That all done, I still had issues with my pods, specifically this error:

MountVolume.WaitForAttach failed for volume “pvc-4895a379-104b-11e9-9d98-000c29702bc8” : fail to check rbd image status with: (executable file not found in $PATH), rbd output: ()

which took me a little while to figure out. I think reading this page on RBD gave me the hint that there was something (well yeah, the rbd binary specifically) missing on the hosts, but there’s a lot of talk of folk solving this by creating custom images with the rbd binary added to the $PATH in them, replacing core k8s containers with them, which didn’t sound too appealing to me. I had assumed that the images would include the binaries, but hadn’t checked this is any way.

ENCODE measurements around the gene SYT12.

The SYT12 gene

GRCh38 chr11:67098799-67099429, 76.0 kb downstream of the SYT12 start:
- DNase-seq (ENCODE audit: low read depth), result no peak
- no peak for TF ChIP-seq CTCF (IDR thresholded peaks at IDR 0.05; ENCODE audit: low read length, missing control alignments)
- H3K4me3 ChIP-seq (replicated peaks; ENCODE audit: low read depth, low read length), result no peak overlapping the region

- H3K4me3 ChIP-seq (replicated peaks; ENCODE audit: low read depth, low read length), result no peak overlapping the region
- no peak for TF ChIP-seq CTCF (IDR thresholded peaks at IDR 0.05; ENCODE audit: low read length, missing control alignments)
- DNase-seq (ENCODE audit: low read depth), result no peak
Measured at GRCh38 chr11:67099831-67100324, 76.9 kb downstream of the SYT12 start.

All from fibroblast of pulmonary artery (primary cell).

This issue may well be part or possibly all of the reason why I ran the above commands repeatedly and applied all of those patches.

The simple yet not too obvious solution to this – in my case anyway – was to ensure that the ceph common package was available both on the master:

apt-get update && apt-get install ceph-common -y

and critically that it was also available on each of the worker nodes too.

Once that was done, I think I deleted and reapplied everything rook-related again, then things started working as they should, finally.

A quick check:

ansible@umaster:~$ kubectl get sc
NAME PROVISIONER AGE
rook-block (default) rook.io/block 22h

And things are looking much better now.

Checking the Dashboard I can see a Rook namespace with a number of Rook pods all looking green, and Persistent Volume Claims in the default namespace too:

Test with an example – “helm install stable/mysql”, take 2…

To verify this I re ran the same Helm Chart for mysql, with no changes or overrides, to ensure that rook provisioning was working, that it was properly detected and used as the default storage class in the Cluster with no args/hints needed.